I think that I am more or less done with material for 3D Game Programming for Kids. While I am reviewing material, I will root through “to be answered later” pile. First up is something that I arguably should have included in the book, but have not found room: Minecraft-like vistas.

The Three.js site already links to a nice demo, but I have not tried to build it myself yet. Actually, the river rafting game that will go into the last chapter uses techniques that are similar to what should work for Minecraft terrain, but I am not sure.

Being unsure is terrain ripe for learning so...

I build a simple plane:

```
var ground = new THREE.Mesh(
new THREE.PlaneGeometry(10000, 10000, 100, 100),
new THREE.MeshNormalMaterial()
);
ground.rotation.x = -Math.PI/2;
ground.position.y = -170;
```

Next I work through each vertex in the plane and push it up depending on how far from the center of the plane each vertex is. In the end, this should build three step in my plane:```
for (var i=0; i<ground.geometry.vertices.length; i++) {
vertex = ground.geometry.vertices[i];
if (Math.abs(vertex.x) > 1500 || Math.abs(vertex.y) > 1500) {
ground.geometry.vertices[i].z = 500;
}
if (Math.abs(vertex.x) > 2000 || Math.abs(vertex.y) > 2000) {
ground.geometry.vertices[i].z = 1000;
}
if (Math.abs(vertex.x) > 2500 || Math.abs(vertex.y) > 2500) {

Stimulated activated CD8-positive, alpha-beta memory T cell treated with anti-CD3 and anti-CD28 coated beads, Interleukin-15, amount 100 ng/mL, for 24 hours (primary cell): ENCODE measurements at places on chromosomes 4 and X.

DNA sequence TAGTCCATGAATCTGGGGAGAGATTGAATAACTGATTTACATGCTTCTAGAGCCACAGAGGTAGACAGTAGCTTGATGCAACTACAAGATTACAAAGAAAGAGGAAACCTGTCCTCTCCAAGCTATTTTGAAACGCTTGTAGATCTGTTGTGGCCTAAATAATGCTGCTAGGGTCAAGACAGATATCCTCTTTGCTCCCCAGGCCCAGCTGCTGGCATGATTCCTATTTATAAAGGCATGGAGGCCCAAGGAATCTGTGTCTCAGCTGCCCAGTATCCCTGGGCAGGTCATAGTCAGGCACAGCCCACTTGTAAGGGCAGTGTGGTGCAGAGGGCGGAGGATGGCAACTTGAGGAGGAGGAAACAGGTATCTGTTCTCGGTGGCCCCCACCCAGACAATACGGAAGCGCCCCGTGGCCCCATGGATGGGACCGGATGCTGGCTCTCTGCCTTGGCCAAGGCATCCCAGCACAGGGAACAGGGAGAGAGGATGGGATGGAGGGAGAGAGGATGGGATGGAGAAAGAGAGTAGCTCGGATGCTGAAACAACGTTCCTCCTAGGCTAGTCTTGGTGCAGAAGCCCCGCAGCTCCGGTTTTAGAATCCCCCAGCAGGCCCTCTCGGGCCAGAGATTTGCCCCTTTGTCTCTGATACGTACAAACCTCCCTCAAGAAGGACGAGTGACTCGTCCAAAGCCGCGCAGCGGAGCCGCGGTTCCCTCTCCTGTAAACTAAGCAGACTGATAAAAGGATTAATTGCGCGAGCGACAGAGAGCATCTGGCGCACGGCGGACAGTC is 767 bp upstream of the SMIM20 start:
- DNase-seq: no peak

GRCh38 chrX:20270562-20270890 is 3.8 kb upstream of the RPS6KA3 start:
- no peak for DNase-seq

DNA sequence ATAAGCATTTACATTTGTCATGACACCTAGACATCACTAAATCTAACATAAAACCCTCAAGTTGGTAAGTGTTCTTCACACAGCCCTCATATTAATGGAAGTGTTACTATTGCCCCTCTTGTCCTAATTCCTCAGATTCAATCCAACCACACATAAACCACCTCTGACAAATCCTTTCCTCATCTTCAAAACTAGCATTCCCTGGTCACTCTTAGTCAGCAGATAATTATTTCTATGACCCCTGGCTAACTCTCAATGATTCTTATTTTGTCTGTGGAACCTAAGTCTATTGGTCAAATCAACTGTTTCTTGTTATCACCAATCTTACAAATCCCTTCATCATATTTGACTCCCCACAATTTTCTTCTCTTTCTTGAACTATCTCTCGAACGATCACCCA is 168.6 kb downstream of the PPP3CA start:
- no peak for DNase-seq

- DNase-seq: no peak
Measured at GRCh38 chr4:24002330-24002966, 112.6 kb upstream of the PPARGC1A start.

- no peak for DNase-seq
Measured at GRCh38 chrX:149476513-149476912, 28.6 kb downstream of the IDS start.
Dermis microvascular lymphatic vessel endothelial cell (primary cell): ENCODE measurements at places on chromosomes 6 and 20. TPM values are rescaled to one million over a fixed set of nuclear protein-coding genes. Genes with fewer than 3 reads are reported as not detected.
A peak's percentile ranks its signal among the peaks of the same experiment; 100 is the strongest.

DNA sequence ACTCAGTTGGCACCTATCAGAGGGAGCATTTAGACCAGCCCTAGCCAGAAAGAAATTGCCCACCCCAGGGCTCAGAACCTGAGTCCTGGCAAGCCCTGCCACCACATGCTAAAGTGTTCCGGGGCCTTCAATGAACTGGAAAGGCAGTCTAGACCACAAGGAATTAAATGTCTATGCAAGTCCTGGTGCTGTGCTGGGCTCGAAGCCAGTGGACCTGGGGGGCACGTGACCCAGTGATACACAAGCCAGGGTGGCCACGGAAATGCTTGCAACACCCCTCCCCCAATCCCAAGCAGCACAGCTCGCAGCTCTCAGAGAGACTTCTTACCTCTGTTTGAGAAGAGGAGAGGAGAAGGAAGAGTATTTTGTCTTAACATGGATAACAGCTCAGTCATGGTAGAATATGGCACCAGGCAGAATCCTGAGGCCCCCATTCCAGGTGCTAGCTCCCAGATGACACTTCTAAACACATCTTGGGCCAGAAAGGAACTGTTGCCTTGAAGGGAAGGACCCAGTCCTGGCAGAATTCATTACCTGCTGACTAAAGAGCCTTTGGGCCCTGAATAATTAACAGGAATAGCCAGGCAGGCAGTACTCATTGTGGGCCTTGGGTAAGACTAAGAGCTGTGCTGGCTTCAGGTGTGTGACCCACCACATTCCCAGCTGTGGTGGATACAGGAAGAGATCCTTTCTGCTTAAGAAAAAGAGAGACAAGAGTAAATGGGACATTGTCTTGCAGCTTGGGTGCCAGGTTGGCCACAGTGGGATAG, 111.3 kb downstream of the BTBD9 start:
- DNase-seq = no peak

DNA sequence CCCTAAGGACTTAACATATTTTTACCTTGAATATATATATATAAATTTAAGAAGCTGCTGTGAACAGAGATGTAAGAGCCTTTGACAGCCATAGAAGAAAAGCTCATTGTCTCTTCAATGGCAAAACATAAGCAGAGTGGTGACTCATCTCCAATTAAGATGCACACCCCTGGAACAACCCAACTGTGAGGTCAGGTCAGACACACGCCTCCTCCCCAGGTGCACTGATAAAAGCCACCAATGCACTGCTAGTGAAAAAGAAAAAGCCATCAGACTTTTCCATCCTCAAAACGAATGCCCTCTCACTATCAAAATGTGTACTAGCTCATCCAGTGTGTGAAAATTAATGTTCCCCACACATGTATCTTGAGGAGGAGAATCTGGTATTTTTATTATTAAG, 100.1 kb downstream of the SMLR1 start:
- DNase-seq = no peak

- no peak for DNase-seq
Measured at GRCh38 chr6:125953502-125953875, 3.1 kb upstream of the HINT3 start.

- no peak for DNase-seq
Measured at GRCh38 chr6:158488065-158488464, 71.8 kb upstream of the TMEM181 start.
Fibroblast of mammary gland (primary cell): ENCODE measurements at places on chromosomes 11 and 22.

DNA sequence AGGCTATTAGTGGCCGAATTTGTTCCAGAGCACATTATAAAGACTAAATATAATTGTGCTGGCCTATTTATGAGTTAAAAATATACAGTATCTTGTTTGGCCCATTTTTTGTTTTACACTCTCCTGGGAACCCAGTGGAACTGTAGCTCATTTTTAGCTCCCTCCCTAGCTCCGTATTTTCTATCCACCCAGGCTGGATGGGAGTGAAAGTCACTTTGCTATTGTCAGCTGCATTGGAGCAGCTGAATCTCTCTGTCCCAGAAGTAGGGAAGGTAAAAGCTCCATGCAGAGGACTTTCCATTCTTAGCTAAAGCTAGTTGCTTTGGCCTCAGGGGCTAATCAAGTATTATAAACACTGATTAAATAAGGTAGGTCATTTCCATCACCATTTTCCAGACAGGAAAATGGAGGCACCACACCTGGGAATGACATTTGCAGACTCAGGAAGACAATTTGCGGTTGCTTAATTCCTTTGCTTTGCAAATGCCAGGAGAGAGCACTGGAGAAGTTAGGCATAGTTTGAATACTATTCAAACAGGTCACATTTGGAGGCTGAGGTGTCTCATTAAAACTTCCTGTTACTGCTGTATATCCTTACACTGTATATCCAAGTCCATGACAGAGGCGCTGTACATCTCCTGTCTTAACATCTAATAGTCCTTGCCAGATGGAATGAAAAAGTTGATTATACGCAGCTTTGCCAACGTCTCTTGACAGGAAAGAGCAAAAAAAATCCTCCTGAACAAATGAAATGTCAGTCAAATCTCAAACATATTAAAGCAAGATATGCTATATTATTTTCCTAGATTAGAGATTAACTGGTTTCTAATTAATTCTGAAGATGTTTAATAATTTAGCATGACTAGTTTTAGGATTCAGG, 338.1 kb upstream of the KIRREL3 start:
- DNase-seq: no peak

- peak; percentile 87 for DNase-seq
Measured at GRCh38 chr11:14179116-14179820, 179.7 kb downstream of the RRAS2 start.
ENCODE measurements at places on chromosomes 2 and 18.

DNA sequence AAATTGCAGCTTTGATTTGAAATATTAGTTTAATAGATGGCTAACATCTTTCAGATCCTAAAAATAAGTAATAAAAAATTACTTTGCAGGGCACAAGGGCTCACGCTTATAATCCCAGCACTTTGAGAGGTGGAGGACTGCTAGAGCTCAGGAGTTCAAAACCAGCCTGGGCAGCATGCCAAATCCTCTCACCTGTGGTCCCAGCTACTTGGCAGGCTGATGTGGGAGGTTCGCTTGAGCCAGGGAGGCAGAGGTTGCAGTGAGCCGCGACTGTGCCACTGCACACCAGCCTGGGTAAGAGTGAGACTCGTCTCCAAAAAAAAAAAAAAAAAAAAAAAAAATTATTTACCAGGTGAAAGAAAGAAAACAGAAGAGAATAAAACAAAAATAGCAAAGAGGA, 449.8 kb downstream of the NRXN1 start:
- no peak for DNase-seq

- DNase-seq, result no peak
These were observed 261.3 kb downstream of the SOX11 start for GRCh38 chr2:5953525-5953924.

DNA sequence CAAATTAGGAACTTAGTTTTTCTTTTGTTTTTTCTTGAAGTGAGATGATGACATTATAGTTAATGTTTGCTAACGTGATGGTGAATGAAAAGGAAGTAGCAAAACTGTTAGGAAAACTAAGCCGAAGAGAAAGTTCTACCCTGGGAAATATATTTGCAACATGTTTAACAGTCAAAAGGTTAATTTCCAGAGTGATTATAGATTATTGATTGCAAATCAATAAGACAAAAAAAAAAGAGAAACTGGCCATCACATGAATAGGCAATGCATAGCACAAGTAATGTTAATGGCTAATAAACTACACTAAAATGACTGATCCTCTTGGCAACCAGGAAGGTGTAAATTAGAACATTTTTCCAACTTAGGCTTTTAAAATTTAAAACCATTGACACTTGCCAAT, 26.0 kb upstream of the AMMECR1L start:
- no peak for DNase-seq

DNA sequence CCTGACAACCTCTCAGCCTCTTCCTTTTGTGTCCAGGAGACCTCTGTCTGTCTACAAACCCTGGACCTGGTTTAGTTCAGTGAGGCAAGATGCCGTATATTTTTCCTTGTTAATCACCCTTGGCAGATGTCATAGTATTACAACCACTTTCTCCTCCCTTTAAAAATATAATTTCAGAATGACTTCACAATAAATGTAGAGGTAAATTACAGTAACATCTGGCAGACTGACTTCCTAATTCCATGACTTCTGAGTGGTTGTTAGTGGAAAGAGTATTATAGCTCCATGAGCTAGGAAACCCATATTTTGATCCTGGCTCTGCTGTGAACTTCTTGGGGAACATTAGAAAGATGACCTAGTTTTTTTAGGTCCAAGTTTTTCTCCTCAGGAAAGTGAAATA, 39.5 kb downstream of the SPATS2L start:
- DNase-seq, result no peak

ground.geometry.vertices[i].z = 1500;
}
}
ground.geometry.computeFaceNormals();
ground.geometry.computeVertexNormals();
```

This results in:

That's close, but the sides look to be slanted. This may be partially due to my used of a perspective camera, but I am pretty sure that the slant is real. To get rid of the slant, I think that, in addition to moving the vertices up, I will need to move them back. Only that does not work. The vertices placement seems to go all wonky.

I break this down into larger chunks so that I dealing with fewer faces (a simpler case):

```
var ground = new THREE.Mesh(
new THREE.PlaneGeometry(10000, 10000, 10, 10),
new THREE.MeshNormalMaterial()
);
ground.rotation.x = -Math.PI/2;
ground.position.y = -170;
for (var i=0; i<ground.geometry.vertices.length; i++) {
vertex = ground.geometry.vertices[i];
if (Math.abs(vertex.x) > 1500 || Math.abs(vertex.y) > 1500) {
vertex.z = 500;
}
}
```

Take a bird's eye view of this, I spy:Ah, I think that the corners are looking problematic. And, indeed, when I try to move the step back in to prevent the slant:

```
var ground = new THREE.Mesh(
new THREE.PlaneGeometry(10000, 10000, 10, 10),
new THREE.MeshNormalMaterial()
);
ground.rotation.x = -Math.PI/2;
ground.position.y = -170;
for (var i=0; i<ground.geometry.vertices.length; i++) {
vertex = ground.geometry.vertices[i];
if (Math.abs(vertex.x) > 1500 || Math.abs(vertex.y) > 1500) {
vertex.z = 500;
```** if (vertex.y > 0 && vertex.y - 1500 <= 1000) vertex.y -= 1000;
else if (vertex.y < 0 && vertex.y + 1500 >= -1000) vertex.y += 1000;
if (vertex.x > 0 && vertex.x - 1500 <= 1000) vertex.x -= 1000;
else if (vertex.x < 0 && vertex.x + 1500 >= -1000) vertex.x += 1000;**
}
}

Then I end up with all kinds of crazy faces:Ugh. This may not be possible, which might explain why the the Three.js Minecraft demo uses boxes assembled from individual sides to build up the scene. Pity, that approach would have lent itself nicely for later discussion.

Day #707

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